New Propane Tank & Gas Line Repair
Again, not a strictly D.I.Y. project, but we got a new, bigger propane tank installed so that we can have enough propane to power the gas in both the house and the garage.
The gas line to the house also needed some repairing. To dig down to it, Mike got enlisted to help the propane guy with digging this trench. FYI – this ground is very, very hard and has deep roots running through it, so I can’t imagine this was a pleasant task! The propane guy said that Mike could have a new career in working for him…
Last but not least, our big project of the year – the garage. We are creating more room inside the house by finishing the garage to become Mike’s office and multi-purpose space.
At the end of June, we moved everything out of the garage and in to a shipping container.
Builders extraordinaire Kyrod and Jynelle, with the help of Kyrod’s friend, Jordan (and some sheet rocking guys), have worked magic on the space.
photo by Mike
photo by Mike
Video taken on November 3:
As of today, the floor is a work in progress. Mike and Kyrod’s friend, Jordan, are “floating” the floor and insulating it – the cement gets really cold! Once the framing and insulation is in, Mike will put particle board down on top. His plan is to let the particle board settle (it might have some residual dampness) and then install bamboo tiles on top of it after a few months.
To be continued… hopefully after a restful winter during which we have time to enjoy our weekends. 🙂
November is my second-favorite month, next to the month of peak spring that spans the end of March and beginning of April. What I love about November is how everything begins to get quiet and the natural world seems to take a deep breath with a long exhale before settling in for winter.
This year, the quiet settling of November has a different meaning because of the hard physical work Mike and I have been doing on the property over the last six months. This past weekend, we finished up all of our major outdoor projects, which feels like a relief. We’re closing in finishing the garage remodel. Needless to say, we’re ready for a relaxing winter.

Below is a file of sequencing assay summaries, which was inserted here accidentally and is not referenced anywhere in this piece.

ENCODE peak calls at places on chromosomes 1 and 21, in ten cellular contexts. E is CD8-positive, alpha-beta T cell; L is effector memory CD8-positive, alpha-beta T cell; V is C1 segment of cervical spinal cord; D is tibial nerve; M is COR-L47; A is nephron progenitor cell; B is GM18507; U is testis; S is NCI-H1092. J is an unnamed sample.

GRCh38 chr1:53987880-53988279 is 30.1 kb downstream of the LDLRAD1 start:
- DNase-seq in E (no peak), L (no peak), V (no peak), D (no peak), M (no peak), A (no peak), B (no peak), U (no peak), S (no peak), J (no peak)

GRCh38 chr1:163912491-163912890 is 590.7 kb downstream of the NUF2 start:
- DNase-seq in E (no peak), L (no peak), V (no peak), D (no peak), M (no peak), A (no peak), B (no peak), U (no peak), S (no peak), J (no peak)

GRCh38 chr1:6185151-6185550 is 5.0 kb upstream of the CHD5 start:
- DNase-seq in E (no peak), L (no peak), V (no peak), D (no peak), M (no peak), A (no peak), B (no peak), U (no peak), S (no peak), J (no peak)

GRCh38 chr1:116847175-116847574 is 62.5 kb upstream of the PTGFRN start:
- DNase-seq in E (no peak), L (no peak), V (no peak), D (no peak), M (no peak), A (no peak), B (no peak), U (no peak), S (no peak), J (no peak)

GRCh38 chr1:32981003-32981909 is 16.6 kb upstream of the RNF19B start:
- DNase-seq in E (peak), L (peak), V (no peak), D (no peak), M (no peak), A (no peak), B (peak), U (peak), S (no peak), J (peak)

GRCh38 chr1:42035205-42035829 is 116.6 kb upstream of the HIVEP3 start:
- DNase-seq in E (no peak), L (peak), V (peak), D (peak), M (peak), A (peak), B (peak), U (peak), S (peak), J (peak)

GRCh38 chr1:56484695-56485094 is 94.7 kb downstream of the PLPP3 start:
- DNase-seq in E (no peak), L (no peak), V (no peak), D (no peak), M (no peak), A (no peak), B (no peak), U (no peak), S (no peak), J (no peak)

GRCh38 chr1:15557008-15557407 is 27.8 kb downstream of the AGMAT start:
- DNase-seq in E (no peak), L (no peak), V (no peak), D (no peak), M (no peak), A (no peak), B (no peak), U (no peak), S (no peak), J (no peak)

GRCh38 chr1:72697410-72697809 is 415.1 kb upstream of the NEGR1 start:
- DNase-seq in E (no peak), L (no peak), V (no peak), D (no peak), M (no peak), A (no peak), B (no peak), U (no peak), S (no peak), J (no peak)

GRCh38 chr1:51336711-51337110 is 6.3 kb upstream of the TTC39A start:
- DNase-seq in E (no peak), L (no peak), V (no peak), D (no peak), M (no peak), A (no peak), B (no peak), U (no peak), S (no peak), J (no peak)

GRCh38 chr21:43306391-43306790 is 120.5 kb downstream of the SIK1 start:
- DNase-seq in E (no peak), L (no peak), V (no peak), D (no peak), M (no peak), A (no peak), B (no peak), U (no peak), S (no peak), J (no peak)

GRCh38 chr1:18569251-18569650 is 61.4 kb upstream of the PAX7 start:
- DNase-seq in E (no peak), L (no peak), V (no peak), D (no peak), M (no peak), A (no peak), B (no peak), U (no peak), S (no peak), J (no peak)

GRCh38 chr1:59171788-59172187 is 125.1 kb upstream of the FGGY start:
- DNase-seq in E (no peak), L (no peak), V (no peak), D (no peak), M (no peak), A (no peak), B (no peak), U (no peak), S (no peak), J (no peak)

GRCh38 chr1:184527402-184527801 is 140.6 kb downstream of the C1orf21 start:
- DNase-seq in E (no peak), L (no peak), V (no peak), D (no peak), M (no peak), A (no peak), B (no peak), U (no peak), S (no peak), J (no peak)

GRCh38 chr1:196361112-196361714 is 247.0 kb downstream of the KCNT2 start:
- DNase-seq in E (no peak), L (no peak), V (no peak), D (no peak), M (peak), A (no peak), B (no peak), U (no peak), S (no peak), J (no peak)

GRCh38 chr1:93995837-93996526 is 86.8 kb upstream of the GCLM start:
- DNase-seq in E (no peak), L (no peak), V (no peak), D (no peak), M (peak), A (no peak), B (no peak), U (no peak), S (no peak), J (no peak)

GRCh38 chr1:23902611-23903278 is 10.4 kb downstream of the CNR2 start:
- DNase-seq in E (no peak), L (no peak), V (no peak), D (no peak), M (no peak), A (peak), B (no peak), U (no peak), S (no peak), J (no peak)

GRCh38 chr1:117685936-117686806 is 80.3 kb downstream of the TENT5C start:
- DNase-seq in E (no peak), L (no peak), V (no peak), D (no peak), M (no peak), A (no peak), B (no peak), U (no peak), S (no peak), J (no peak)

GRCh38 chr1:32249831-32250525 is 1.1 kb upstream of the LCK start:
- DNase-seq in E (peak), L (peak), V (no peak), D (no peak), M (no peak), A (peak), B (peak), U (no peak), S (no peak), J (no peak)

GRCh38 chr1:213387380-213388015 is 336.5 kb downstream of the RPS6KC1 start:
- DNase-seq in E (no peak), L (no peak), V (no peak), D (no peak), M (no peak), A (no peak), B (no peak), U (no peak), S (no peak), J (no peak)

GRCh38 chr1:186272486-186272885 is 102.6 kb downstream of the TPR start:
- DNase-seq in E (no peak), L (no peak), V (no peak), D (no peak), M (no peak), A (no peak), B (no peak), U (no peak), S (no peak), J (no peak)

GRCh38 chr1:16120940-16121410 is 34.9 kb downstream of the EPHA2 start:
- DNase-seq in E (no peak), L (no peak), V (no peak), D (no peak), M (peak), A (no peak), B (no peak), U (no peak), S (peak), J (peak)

I successfully started romanesco, arugula, and Chinese cabbage in the greenhouse. Wood rats ate the chard & the perpetual spinach seedlings, so I direct seeded some and covered the bed with fencing to protect the seeds from getting scooped up by birds. We’ll see if they germinate.
In a year when our stone fruit, apple, and pear trees didn’t produce their usual bounty, the Fuyu persimmon tree gave us more fruit than ever before.
Mike has a grape vine in the front of the house. For the past few years, the grape harvest has been negligible, so I haven’t come to expect grapes. But, this year, we got enough grapes to do something with. But, what? Make grape jelly, of course!
When presented with options for jelly or jam, grape has never been my choice. There is always something unnatural about the way that grape products (other than wine!) taste to me. But, I can safely say that this jelly is so delicious. The flavor is intensely, honestly grapey. I now understand where the description “jammy” as applied to wine comes from. I wish I would have videoed Mike while he was tasting the jam, as his reaction was the most earnest and delighted “YUM” I’ve ever heard him utter.
I always say that the fact that any preserved foods I make are good is not because of me, but rather because of the quality of the raw materials. I’m learning that, in most cases, simple preparations without a lot of added flavors are best.
Here’s a note for my future self: expect tomatoes in August, not July.
In July, I was ready to throw in the towel on my tomato farming endeavors. The few fruits were green and not ripening very fast. The plants grew into a jungly mess and I had to prune off long straggly branches and haphazardly stake them to prevent them from collapsing. We had blossom end rot on several plants.